Hema Malini was evidently feeling very nostalgic as she made Tell Me O Khuda, but had few resources at hand. She wanted all (okay, many) of her former colleagues together in one film/frame, and she wanted all this in a film that, while it works as a re-re-re-launch vehicle for her daughter, also reminds everyone of the '70s.
The result is a charmless collage of celebrity walk-ins with infinitely lesser substance, grace, magic, glamour (and, evidently, budget) than a certain Jeena Isi Ka Naam Hai (which was, incidentally, hosted by Farooq Sheikh, who also stars in this sad production).
Roughly based on Mamma Mia
, Tell Me O Khuda is both poorly conceptualized and poorly executed. Acclaimed writer Tanya (Esha Deol) stumbles upon a secret in her family attic - her warm, loving parents (played by ex-onscreen couple Farooq Sheikh and Deepti Naval, both as graceful as ever) are merely her foster parents. She sets off on journey after journey to find out who her real father is, and this is how Vinod Khanna, Rishi Kapoor and Dharmendra (wink, wink - did you miss the Deol in-joke here?) are in the picture.
Hema Malini should really have gotten a professional to put her film together. All she seems to have had was a good intention to bring to theatres a warm-hearted women's-magazine kind of story about a girl re-uniting with her dad.
Appallingly enough, nothing in the film works, except for Johnny Lever's scintillating tomfoolery. The writing is silly and immature, and ridiculously preposterous situations are all over the story. Plus with the passable visuals, this movie looks and feels like a bad television serial.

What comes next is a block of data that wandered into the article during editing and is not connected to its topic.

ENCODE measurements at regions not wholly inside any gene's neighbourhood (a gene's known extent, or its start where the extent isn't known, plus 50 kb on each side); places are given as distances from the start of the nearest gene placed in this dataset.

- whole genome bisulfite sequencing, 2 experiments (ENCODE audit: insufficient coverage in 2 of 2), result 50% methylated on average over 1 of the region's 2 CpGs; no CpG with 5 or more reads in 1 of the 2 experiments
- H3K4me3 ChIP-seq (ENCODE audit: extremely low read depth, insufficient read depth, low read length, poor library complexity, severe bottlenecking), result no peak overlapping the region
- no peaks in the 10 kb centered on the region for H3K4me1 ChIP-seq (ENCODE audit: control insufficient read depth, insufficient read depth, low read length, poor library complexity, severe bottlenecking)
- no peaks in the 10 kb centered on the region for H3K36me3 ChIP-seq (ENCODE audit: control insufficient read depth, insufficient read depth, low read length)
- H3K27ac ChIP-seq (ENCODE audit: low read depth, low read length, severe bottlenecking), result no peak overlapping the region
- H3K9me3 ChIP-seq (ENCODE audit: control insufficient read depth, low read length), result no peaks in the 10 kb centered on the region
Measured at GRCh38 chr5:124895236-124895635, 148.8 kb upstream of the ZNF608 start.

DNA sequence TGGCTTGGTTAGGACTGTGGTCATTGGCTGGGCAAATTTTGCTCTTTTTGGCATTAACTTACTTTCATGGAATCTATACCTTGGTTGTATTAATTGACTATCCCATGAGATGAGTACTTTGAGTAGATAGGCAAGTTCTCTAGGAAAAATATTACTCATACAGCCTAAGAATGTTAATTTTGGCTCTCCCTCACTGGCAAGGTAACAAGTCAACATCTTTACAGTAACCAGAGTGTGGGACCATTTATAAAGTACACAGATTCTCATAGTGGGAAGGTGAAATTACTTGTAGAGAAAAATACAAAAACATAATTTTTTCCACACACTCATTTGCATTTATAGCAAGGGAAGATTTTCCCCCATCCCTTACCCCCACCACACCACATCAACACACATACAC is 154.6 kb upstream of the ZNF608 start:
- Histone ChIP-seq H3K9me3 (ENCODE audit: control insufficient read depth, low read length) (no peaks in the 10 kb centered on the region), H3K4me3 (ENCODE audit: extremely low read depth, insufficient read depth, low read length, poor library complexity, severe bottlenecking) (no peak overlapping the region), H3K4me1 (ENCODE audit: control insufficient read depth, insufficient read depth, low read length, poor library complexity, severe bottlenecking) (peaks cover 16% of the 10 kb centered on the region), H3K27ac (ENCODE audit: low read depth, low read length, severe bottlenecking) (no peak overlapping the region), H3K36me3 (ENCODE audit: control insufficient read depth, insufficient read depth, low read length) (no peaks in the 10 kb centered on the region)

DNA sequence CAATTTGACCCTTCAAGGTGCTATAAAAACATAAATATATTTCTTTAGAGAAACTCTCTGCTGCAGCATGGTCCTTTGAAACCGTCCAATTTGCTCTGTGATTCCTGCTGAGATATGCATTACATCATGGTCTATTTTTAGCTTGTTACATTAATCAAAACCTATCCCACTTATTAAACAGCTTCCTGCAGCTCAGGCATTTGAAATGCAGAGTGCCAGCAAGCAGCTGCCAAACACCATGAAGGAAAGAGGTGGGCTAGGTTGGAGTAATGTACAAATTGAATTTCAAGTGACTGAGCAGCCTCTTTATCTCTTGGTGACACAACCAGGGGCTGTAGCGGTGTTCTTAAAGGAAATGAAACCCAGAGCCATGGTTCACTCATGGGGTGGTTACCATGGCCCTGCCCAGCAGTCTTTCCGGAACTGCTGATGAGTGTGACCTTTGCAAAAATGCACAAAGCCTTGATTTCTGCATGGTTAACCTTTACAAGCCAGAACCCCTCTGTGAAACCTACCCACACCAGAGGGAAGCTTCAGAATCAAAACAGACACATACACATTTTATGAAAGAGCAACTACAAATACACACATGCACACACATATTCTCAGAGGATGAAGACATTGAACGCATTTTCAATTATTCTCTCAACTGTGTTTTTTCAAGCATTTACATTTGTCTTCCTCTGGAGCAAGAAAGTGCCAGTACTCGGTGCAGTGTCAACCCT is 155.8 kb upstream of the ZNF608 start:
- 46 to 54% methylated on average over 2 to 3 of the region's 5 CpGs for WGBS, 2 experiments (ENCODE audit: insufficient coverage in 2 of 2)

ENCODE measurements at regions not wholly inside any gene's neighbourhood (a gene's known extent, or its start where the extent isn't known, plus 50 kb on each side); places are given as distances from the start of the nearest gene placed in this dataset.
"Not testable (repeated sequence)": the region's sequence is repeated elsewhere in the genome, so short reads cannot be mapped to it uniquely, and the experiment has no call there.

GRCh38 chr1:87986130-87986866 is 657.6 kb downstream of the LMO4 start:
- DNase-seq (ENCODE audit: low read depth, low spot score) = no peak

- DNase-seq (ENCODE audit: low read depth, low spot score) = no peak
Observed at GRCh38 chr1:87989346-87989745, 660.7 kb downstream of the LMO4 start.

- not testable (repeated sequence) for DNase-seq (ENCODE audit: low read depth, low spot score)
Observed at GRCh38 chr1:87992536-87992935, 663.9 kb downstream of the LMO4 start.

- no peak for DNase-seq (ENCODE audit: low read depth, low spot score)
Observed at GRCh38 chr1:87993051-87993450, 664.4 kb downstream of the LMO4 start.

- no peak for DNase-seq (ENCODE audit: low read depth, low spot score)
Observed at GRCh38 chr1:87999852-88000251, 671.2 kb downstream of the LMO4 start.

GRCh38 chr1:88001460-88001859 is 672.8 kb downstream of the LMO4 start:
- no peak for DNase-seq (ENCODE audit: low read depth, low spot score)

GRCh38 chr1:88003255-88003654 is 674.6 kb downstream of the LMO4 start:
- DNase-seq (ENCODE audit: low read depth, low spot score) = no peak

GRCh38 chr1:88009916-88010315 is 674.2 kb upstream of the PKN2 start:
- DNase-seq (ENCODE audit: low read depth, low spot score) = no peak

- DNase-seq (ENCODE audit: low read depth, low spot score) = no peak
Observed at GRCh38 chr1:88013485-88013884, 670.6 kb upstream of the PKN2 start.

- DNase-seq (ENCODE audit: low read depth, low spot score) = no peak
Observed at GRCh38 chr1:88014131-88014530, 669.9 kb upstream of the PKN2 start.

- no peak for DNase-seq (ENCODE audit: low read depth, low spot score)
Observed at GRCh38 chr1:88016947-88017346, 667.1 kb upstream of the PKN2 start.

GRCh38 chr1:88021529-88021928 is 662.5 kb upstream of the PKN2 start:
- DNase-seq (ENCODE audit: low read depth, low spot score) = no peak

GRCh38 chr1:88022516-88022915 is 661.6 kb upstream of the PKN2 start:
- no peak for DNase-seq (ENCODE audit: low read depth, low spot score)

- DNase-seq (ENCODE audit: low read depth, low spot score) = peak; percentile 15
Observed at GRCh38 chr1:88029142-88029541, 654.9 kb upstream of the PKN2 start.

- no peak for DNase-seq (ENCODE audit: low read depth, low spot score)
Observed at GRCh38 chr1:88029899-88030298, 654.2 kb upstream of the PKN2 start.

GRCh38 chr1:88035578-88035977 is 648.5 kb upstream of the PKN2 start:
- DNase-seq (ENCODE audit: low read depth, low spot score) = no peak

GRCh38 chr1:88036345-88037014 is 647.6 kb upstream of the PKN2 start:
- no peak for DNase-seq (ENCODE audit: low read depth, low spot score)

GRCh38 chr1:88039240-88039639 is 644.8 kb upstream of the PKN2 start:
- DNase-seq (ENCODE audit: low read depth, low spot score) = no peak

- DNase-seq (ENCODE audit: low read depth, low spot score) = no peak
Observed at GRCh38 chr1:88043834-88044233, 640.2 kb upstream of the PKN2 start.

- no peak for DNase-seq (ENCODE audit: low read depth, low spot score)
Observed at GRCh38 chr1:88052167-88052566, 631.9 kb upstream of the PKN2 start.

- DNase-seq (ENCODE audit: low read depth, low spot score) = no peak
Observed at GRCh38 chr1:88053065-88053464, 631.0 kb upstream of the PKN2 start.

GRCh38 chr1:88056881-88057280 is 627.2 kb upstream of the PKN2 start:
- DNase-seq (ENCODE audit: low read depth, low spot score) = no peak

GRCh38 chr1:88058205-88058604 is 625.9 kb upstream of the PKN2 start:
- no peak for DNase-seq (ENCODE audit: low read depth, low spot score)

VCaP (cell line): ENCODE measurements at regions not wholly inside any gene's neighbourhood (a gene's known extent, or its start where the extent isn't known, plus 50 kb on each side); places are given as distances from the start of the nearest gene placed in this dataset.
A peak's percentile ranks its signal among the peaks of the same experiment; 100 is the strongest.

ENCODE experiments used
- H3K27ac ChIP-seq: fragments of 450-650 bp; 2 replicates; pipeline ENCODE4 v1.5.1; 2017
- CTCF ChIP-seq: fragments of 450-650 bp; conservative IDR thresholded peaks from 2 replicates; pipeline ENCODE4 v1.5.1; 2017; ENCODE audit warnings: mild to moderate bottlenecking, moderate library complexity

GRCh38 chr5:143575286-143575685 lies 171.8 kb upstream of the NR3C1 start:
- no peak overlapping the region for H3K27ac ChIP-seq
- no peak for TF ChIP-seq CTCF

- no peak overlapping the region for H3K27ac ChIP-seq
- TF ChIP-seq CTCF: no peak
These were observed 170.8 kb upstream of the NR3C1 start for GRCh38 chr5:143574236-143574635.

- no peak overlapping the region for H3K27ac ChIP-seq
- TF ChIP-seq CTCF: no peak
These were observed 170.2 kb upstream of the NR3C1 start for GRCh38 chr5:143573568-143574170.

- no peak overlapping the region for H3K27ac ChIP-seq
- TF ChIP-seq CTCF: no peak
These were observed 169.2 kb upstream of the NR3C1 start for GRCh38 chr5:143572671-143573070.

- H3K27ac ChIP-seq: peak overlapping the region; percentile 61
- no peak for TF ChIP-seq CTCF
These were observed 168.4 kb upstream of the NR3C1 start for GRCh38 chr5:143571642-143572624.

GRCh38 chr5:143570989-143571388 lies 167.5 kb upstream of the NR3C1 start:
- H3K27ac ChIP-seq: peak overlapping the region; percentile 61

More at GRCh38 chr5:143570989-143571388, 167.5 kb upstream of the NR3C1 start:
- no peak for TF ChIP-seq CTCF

The sequence in Rajasthan, in which Vinod Khanna plays a Rajput royal, is a case in point. The Rana is meant to be a venerable ex-king with stature and elegance on par with his grand castle, but all this film makes Khanna look like is an out-of-work actor. Amidst the nonsense is an attempt to "speak up" against female foeticide, which falls flat on its face.
Tanya's meeting with Zardari (Rishi Kapoor) in Turkey reeks of zero thought in writing. What was that bit about Zardari trusting Tanya, a complete stranger, in curing his mentally ill wife, while choosing to play with that very stranger's emotions?
And the less said about Dharmendra, the better. Despite pictures of a younger, more amazing Dharmendra on Tony Costelo's (the character he plays) wall serving to kick up a slight retro mood, it is painful to see the man age like this in shoddy movies.
The final shootout set in Goa seems like the director was trying to pay her tributes to cinema of the '70s, and sure enough, throws in some cheesy villains and cheesier action. However, this is not Farah Khan making the movie, so the shootout looks like really bad '90s cinema.
There's worse news: the performances don't help the film at all. The seniors - including Madhoo, who saunters into the Rajasthan plot to overact enough to make herself instantly forgettable - are in this to do Hema Malini a favour. The juniors are in this for the pay cheques. Esha Deol, who hasn't picked up acting, cannot do the film any justice.
Only Rishi Kapoor and Johnny Lever sparkle in the entire film. Arjan Bajwa (who plays Tanya's boyfriend) and Chandan Roy Sanyal (who plays Cookie) come a close second.
The songs haven't caught on either. In any case, no one's staying in the theatres long enough to notice that Salman Khan is even doing an item song.
Well, we all know the Deols deserve better, especially in an unfair world that worships anything within 50 feet of a Bachchan. Making their own movies probably isn't the solution, though.